Tuesday, July 04, 2006

My Gut Reactions To Salem Falls: A Novel by Jodi Picoult

Salem Falls
Originally uploaded by Heidi Meeley.
WIth the word all over the street about best selling author Jodi Picoult taking over the reigns as Wonder Woman writer with issue 6, I decided to run to Borders yesterday and pick up a book by said author to get a taste of her style. Since I had initially posted that I would, I felt compelled to follow through.

I looked through her books and picked the one I found most compelling based on the description on the back jacket. To be honest, most of the jacket descriptions were off-putting to me as they were pretty much a set up for what appeared to be a depressing read. Many of the books appeared to be with dealing with the aftermath of a social injustice or a tragedy, and it didn't fit the mood I was hoping to experience on the 4th of July.

I finally found Salem Falls. The book jacket read as follows:

"A handsome stranger comes to the sleepy New England town of Salem Falls in hopes of burying his past: once a teacher at a girl's prep school, Jack St. Bride was destroyed when a student's crush sparked a powder keg of accusation. Now, washing dishes for Addie Peabody at the Do-Or Diner, he slips quietly into his new routine and Addie finds this unassuming man fitting easily inside her heart. But amid the rustic calm of Salem Falls, a quartet of teenage girls harbor dark secrets-and they maliciously target Jack with a shattering allegation. Now, at the center of a modern-day witch hunt, Jack is forced once again to proclaim his innocence: to a town searching for answers, to a justice system where truth becomes a slppery concept written in shades of gray, and to the woman who has come to love him."

Damn. Now this looked compelling.

I started reading the book last night a 8 p.m. and wasn't able to put it down until 1a.m., due to sheer exhaustion. I picked it up again around 2 p.m today and finished it about fifteen minutes ago. I am a fast reader, and will probably read it again before the day is over, or the week is done, just to confirm my gut reactions.

Salem Falls is a compelling, credible read. I fell in love with the characters immediately and felt transformed into their world. The writing was not over polished, making it easy to follow; yet the descriptions were so detailed that I never lost my way. The lead female character Addie was strong in every way without being over-tough. She had struggled with immense tragedy and come through scathed but wisened. Jack St. Bride, the male who the book centers around, is careworn but resigned. Their scars show in many invisible ways, and the way in which Picoult weaves their lives together is true to life.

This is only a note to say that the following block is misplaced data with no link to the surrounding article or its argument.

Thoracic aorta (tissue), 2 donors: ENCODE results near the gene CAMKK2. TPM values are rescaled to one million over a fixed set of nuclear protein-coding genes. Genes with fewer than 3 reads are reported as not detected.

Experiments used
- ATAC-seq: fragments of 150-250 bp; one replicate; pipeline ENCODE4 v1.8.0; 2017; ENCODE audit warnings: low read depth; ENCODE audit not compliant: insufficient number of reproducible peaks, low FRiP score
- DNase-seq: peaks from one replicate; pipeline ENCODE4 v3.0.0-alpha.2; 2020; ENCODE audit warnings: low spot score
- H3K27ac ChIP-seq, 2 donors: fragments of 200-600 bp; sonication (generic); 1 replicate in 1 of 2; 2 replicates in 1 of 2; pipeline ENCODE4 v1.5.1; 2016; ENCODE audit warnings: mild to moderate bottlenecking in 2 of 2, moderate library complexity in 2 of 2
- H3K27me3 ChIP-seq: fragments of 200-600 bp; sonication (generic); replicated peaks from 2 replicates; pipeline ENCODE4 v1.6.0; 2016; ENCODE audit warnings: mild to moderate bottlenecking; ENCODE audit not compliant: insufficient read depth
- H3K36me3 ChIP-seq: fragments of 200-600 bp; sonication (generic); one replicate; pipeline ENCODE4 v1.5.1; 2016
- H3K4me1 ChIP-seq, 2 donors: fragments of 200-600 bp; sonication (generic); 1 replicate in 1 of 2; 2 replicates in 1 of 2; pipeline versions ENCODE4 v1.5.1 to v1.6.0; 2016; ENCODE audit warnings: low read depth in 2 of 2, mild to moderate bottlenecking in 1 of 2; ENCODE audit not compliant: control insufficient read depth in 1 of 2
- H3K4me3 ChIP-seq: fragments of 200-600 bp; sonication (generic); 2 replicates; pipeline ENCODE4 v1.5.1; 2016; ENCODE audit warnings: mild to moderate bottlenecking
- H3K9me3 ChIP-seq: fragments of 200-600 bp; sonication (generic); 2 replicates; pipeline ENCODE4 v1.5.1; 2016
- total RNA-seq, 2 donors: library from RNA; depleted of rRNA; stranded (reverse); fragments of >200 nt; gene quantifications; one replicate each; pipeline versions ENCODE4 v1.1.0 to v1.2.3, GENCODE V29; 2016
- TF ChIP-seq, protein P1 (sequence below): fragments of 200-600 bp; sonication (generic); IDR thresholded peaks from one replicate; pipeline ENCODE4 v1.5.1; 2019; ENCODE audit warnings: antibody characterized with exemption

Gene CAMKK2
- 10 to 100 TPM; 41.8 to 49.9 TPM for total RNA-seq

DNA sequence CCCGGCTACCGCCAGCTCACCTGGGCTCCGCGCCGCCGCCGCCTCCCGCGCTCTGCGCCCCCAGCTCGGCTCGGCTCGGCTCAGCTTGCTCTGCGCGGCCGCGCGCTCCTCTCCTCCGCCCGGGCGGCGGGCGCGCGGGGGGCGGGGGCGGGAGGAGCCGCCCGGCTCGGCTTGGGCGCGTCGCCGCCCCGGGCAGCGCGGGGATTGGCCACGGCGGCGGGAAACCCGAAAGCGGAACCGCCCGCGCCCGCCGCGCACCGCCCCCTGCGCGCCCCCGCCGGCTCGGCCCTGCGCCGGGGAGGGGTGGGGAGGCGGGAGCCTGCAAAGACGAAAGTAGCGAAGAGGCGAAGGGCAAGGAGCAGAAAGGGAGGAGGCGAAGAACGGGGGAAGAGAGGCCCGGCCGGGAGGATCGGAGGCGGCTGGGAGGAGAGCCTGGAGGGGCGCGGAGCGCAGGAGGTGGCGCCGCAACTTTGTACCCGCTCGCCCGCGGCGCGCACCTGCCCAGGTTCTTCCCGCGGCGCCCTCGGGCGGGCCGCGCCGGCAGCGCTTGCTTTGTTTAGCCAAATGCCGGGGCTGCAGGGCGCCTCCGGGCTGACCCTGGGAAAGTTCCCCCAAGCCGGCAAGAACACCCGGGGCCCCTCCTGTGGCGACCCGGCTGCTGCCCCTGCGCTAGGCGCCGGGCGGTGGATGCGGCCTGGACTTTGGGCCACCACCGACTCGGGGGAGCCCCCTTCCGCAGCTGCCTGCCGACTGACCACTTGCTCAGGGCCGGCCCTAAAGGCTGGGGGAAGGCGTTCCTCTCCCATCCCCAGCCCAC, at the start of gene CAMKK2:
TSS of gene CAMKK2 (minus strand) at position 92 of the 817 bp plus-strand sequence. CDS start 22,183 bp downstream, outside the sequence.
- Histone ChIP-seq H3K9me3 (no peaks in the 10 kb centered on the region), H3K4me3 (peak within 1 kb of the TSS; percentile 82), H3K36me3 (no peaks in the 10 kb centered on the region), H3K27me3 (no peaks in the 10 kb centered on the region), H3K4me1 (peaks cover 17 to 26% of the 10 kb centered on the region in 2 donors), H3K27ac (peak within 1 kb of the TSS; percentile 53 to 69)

The thing that was great about Salem Falls was that there were always small secrets that would creep into the corners of each page, easing themselves into a reveal when the time was most ripe. I felt like I had a personal stake in getting these characters to the safest resolution, which was a satiating feeling.

Picoult kept the most startling reveal for the end; but when the reader was let in on it, the subtleness and the softness with which is was told made the impact that much more jarring.

Standing in Borders reading the book jackets, I thought I was going to hate Picoult's work. Sitting here today at my computer, I have completely reversed my opinion.

Of course, it is one book, and one example of her style, so I can't predict the future that is Wonder Woman. I can only guess that Picoult will use the sensitivity she brought to Addie to serve the Amazon better. The biggest drawback I see is that the hard, heroic side of Wonder Woman will be lost to all soft edges and corners.

I read the post that included Picoult's interview. Readers are rightfully concerned at her unfamiliarity with Wonder Woman and the fact that she is relying on her young son for character help. Hopefully the Picoult that writes this comic book will also be the author who so carefully researched Salem Falls before turning it into a stunning piece of work.

After reading Salem Falls, I will venture into Borders later this week to try another one of her books. I will not be so skeptical with book number two, but there is a definite fear in my bones that I will be disapointed. I will keep you posted.

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